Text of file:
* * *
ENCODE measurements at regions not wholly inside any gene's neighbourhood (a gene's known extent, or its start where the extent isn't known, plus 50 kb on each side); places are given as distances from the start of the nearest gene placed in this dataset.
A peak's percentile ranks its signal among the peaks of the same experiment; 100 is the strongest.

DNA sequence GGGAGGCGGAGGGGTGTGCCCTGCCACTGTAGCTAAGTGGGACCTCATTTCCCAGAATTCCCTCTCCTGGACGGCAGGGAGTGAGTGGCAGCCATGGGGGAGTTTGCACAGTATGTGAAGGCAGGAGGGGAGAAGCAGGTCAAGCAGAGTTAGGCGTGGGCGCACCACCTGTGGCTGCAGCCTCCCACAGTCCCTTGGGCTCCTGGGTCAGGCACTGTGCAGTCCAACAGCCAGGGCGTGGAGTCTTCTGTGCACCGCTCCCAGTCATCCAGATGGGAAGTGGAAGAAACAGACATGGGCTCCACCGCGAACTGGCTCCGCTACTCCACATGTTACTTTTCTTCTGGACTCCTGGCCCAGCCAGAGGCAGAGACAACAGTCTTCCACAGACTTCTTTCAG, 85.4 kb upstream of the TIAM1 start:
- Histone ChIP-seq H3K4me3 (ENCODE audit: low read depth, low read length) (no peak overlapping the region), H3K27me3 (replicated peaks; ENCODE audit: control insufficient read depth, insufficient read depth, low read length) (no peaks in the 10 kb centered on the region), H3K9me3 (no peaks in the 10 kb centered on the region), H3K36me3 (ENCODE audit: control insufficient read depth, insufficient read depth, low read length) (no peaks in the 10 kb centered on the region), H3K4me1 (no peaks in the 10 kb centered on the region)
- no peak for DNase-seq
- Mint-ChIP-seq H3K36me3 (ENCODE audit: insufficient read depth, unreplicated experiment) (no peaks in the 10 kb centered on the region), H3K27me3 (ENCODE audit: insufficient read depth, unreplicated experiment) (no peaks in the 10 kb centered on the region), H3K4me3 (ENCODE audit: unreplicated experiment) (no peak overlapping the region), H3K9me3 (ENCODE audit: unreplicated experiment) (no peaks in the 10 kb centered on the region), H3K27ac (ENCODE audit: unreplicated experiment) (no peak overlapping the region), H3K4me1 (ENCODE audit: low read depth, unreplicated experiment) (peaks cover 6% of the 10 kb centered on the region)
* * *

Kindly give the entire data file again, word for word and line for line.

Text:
ENCODE measurements at regions not wholly inside any gene's neighbourhood (a gene's known extent, or its start where the extent isn't known, plus 50 kb on each side); places are given as distances from the start of the nearest gene placed in this dataset.
A peak's percentile ranks its signal among the peaks of the same experiment; 100 is the strongest.

DNA sequence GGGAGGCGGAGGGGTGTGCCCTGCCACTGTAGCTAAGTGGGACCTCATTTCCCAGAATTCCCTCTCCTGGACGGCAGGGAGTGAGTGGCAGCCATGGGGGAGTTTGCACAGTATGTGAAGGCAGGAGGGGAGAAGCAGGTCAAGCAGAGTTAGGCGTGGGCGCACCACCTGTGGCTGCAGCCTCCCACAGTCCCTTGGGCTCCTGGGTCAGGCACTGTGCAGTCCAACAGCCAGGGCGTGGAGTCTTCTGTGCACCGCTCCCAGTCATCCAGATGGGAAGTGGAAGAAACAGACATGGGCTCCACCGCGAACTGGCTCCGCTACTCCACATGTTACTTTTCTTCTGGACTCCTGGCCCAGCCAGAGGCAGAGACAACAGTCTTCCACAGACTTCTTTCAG, 85.4 kb upstream of the TIAM1 start:
- Histone ChIP-seq H3K4me3 (ENCODE audit: low read depth, low read length) (no peak overlapping the region), H3K27me3 (replicated peaks; ENCODE audit: control insufficient read depth, insufficient read depth, low read length) (no peaks in the 10 kb centered on the region), H3K9me3 (no peaks in the 10 kb centered on the region), H3K36me3 (ENCODE audit: control insufficient read depth, insufficient read depth, low read length) (no peaks in the 10 kb centered on the region), H3K4me1 (no peaks in the 10 kb centered on the region)
- no peak for DNase-seq
- Mint-ChIP-seq H3K36me3 (ENCODE audit: insufficient read depth, unreplicated experiment) (no peaks in the 10 kb centered on the region), H3K27me3 (ENCODE audit: insufficient read depth, unreplicated experiment) (no peaks in the 10 kb centered on the region), H3K4me3 (ENCODE audit: unreplicated experiment) (no peak overlapping the region), H3K9me3 (ENCODE audit: unreplicated experiment) (no peaks in the 10 kb centered on the region), H3K27ac (ENCODE audit: unreplicated experiment) (no peak overlapping the region), H3K4me1 (ENCODE audit: low read depth, unreplicated experiment) (peaks cover 6% of the 10 kb centered on the region)